In the film, Klingon Chancellor Gorkon makes a toast, referring to “The Undiscovered Country” as “the future.” In the context of the movie, that is apt. But, for me in 2020, I believe my personal “Undiscovered Country” is recognizing systemic racism and overcoming my personal unconscious racism.
Of course, Star Trek has always confronted racism both overtly and allegorically. As far back as the first season of episode of TOS, “Balance of Terror,” Kirk warns Lt. Styles there’s no place for his bigotry on the bridge of the Enterprise. “Let That Be Your Last Battlefield,” “Measure of a Man,” “Far Beyond the Stars,” and countless other episodes and movies across the franchise tackle this topic in profound ways.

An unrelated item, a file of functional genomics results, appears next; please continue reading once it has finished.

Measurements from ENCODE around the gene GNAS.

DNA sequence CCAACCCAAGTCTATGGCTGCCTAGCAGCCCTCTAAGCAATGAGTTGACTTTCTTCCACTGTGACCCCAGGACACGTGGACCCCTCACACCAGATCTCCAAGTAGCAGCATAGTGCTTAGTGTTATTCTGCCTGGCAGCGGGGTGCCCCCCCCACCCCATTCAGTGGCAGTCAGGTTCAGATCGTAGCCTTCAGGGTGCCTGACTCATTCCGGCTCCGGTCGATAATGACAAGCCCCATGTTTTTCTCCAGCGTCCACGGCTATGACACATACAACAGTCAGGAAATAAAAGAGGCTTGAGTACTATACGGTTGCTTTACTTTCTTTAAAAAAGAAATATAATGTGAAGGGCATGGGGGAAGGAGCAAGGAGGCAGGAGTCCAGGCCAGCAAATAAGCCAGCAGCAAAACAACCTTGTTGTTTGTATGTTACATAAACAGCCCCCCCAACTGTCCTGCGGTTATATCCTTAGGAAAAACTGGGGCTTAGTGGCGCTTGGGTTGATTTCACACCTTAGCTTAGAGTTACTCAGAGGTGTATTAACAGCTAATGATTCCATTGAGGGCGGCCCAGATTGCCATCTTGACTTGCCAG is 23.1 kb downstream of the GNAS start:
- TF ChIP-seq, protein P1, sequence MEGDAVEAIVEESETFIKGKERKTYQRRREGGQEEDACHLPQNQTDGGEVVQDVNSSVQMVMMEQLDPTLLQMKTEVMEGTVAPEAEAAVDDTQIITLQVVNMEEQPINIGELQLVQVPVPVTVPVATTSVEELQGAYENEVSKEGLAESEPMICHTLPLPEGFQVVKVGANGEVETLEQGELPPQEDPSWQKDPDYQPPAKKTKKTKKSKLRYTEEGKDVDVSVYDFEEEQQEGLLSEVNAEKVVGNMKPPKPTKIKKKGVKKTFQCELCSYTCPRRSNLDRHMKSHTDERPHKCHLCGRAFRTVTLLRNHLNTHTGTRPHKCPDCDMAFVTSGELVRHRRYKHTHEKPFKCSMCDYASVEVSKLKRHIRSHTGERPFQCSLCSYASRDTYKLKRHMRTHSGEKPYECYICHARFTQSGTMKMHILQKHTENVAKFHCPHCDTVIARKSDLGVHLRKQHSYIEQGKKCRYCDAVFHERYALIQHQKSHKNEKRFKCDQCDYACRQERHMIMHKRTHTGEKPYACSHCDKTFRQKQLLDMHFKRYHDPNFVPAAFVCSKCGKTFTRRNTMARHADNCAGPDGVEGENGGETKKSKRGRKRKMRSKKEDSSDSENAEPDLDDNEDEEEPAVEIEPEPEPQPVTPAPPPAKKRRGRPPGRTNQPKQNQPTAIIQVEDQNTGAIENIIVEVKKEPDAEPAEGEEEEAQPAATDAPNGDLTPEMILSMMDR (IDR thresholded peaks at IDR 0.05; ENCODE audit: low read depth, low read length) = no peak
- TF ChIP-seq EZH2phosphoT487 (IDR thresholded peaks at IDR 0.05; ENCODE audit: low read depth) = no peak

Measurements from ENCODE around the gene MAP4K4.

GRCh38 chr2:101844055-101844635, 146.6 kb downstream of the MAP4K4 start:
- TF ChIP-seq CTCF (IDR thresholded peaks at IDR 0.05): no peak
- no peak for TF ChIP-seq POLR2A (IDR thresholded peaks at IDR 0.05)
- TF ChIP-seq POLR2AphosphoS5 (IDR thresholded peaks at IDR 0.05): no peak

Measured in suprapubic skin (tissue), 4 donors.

Star Trek VI is one. Like Captain Kirk in those classic episodes, I’d grown up despising racism, self-assuredly believing I was not racist. I remember being taught from a very young age, and believing, that all people are equal. As an adult, I have opposed discrimination, supported Black Lives Matter, and tried to teach my children to treat others equally. Yet, the events of recent months have awakened in me an awareness of other forms of racism within myself and society.
It is perhaps helpful here to separate the ideas of individual racism/prejudice and institutionalized/systemic racism. The American Psychological Association defines them thusly: